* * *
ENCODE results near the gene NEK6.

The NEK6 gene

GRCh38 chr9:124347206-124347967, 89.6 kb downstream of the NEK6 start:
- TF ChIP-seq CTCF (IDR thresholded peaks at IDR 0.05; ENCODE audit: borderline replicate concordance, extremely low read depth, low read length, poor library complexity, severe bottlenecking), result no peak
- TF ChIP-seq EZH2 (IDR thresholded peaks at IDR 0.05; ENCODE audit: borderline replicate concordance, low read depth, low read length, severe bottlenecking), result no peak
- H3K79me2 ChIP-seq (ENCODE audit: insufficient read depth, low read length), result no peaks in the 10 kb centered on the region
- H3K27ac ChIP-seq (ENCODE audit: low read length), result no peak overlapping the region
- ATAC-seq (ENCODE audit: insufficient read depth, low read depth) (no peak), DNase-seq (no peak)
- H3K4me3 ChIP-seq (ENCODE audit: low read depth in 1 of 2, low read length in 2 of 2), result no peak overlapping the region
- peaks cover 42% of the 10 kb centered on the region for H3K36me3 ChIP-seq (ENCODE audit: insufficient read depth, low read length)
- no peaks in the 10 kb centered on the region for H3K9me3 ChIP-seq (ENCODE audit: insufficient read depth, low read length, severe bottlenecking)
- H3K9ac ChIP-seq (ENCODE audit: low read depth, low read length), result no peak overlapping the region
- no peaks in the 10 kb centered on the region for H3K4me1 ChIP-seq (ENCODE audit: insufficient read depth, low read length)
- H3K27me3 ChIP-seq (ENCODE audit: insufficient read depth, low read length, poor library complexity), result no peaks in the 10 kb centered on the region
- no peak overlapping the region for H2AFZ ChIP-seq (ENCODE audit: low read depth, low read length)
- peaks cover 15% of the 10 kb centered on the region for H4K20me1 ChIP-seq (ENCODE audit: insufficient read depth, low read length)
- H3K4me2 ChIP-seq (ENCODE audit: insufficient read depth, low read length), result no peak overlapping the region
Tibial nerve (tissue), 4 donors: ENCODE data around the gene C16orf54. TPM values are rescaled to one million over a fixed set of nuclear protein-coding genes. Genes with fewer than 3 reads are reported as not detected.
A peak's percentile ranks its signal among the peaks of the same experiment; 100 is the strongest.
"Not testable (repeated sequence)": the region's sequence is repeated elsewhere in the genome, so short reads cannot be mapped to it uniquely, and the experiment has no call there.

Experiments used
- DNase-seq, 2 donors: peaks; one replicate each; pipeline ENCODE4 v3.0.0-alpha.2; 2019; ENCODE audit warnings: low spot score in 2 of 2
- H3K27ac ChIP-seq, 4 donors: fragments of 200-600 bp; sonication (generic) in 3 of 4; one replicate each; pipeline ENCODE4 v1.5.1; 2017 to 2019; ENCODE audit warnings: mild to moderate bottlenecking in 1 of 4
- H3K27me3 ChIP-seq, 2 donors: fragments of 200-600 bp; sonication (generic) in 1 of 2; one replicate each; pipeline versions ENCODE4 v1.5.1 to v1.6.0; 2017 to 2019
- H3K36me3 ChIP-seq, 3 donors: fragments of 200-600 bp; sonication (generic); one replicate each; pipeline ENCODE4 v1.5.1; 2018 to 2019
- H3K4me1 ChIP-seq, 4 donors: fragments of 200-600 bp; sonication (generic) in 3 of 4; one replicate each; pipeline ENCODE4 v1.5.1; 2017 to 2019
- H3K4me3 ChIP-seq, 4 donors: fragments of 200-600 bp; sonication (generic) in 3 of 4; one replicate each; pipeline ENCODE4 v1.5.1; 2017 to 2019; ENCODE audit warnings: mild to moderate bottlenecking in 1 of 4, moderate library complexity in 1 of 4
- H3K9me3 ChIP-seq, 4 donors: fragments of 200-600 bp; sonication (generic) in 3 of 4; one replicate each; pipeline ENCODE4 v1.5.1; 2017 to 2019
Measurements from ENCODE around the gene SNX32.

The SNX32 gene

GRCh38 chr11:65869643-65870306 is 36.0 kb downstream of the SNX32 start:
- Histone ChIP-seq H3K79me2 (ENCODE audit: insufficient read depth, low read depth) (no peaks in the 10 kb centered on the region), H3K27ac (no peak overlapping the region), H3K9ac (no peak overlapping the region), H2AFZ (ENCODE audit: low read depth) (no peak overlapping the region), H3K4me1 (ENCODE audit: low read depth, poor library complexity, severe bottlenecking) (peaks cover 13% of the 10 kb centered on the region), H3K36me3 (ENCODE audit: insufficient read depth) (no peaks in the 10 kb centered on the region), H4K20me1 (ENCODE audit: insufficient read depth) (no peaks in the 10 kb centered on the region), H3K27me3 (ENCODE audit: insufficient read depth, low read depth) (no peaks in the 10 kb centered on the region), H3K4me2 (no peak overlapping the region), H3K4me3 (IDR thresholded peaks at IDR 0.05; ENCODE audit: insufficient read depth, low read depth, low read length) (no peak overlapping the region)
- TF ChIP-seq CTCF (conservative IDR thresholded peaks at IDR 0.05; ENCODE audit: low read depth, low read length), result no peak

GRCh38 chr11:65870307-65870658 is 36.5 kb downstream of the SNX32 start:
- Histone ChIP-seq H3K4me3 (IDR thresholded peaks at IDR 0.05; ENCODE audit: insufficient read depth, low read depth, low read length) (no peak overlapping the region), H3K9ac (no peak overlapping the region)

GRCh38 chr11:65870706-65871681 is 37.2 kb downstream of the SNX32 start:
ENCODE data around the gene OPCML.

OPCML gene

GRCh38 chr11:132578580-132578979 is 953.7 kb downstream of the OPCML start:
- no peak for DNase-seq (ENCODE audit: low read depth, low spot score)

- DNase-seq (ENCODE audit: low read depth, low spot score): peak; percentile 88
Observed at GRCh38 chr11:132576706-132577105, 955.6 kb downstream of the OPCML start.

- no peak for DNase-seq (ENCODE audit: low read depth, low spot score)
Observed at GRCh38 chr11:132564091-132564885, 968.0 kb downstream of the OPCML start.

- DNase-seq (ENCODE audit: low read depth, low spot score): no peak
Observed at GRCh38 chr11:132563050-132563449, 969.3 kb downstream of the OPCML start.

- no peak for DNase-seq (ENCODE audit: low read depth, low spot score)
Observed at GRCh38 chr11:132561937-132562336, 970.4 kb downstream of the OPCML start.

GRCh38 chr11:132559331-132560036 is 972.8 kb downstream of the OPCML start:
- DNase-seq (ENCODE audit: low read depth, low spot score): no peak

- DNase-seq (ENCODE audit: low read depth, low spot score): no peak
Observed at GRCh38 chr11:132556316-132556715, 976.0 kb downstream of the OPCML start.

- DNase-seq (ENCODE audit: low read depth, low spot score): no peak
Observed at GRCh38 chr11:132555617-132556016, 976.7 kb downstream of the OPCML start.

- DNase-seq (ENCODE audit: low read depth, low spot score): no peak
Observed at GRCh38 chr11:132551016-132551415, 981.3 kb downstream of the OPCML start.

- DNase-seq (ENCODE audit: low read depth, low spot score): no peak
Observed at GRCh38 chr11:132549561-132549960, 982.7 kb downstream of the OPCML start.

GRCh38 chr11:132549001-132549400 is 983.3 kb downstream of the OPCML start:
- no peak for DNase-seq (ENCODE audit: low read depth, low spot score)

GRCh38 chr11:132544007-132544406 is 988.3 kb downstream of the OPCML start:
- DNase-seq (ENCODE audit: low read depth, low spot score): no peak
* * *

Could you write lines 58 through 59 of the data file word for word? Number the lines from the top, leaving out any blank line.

Observed at GRCh38 chr11:132549561-132549960, 982.7 kb downstream of the OPCML start.

GRCh38 chr11:132549001-132549400 is 983.3 kb downstream of the OPCML start: